Unravelling the drivers of shallow CaCO3 sediment dissolution in an acidifying ocean
Project Team: Prof. Bradley Eyre, Assoc. Prof. Kai Schulz, Laura Stoltenberg, Coulson Lantz
Coral reefs provide a myriad of ecosystem services associated with their high biological diversity (Hoegh-Guldberg, 1999; Harrison and Booth, 2007). Critical to this biodiversity is the calcium carbonate (CaCO3) coral reef structure, which provides habitats for a large number of species. Reef structures are formed through the growth and build-up of coral aragonite skeletons, red and green calcareous macroalgae and other calcareous organisms such as bryozoans, echinoderms, and foraminifera. However, for a coral reef structure to be in a state of net accretion, the production of CaCO3 must exceed its loss through physical erosion and dissolution as follows (eyre et al., 2014);
CaCO3 accretion = CaCO3 production - physical loss of CaCO3 - CaCO3 dissolution
Ocean acidification refers to the lowering of the ocean pH due to the uptake of anthropogenic CO2 from the atmosphere. When CO2 dissolves in seawater it forms H2CO3 (carbonic acid), which rapidly dissociates into a HCO3- (bicarbonate ion) and a H+ (hydrogen ion). Some of the excess H+ combines with CO32- (carbonate ion) to form HCO3- and the remaining H+ lowers the seawater pH (pH = -log [H+]). The effect of ocean acidification on the decreased production of coral reef CaCO3 (calcification) is well documented (e.g. Gattuso et al., 1999; Marubini et al., 2003; Langdon et al., 2005; Dove et al., 2013).
However, CaCO3 production is only part of the equation determining coral reef accretion (see above), and much less is known about the effects of ocean acidification on the other terms (i.e. physical erosion and dissolution) (eyre et al., 2014). In particular, the dissolution of CaCO3 in coral reef sediments has largely been neglected with dissolution often excluded from coral reef carbonate budgets developed by geologists (e.g. Mallela and Perry, 2007), while biologists are mainly focused on calcification rates (e.g. Schneider and Erez, 2006). These sediments are critical to the formation of the modern, shallow reef environments such as lagoons, reef flats and coral sand cays. In addition, permeable carbonate sediments cover around 40% of the continental shelves (Milliman and Droxler, 1996).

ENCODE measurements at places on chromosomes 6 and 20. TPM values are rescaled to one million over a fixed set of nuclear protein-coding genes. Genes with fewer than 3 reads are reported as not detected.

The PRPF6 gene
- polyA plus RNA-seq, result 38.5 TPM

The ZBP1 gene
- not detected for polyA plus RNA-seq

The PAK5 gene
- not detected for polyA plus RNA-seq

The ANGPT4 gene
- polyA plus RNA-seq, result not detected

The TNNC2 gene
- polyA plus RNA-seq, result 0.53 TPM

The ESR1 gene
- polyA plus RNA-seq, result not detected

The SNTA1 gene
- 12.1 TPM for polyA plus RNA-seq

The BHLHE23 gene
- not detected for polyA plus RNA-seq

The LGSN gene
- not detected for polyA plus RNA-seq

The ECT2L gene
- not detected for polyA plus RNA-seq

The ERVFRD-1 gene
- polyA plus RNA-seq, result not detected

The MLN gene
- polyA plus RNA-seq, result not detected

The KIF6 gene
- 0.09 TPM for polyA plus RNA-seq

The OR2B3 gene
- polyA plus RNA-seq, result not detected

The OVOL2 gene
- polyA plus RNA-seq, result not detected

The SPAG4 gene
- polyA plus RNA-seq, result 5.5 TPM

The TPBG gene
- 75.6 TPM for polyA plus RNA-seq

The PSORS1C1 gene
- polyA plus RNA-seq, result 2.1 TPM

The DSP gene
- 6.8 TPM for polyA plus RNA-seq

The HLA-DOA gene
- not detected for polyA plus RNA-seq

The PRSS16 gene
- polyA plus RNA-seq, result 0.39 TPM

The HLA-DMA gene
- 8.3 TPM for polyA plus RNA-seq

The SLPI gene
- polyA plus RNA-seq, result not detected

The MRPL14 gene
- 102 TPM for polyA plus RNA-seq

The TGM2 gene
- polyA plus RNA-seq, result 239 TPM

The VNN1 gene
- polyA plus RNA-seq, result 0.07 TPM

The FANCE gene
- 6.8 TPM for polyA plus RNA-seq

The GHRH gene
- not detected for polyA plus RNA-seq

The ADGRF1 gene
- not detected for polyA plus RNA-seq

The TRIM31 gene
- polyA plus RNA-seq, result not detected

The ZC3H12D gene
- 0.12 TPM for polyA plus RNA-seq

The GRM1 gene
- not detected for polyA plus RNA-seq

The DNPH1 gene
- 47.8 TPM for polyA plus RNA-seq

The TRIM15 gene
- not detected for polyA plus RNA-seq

The aim of this study is to use in situ advective benthic chamber incubations over diel cycles of photosynthesis and respiration with, and without, lowered pH (i.e. future ocean acidification scenarios) across different reefs, sediment types and seasons to determine the controls on coral reef CaCO3 sediment dissolution. We will also do in situ manipulative experiments to better elucidate the controls on CaCO3 sediment dissolution.
Cyronak, T. and B. D. Eyre. 2016. The synergistic effects of ocean acidification and organic metabolism on calcium carbonate (CaCO3) dissolution in coral reef sediments. Marine Chemistry 183, 1-12.
Eyre, B. D., Andersson, A. J. and Cyronak, T. 2014. Benthic coral reef calcium carbonate dissolution in an acidifying ocean. Nature Climate Change 4, 969-976.
Cyronak, T., A. Santos, I. R. and Eyre, B. D. 2013. Permeable coral reef sediment dissolution driven by elevated pCO2 and porewater advection. Geophysical Research Letters 40, 4876-4881.
Cyronak, T., Santos, I. R, McMahon, A. and Eyre, B.D. 2013. Carbon cycling hysteresis in permeable carbonate sands over a diel cycle. Limnology and Oceanography 58, 131-143.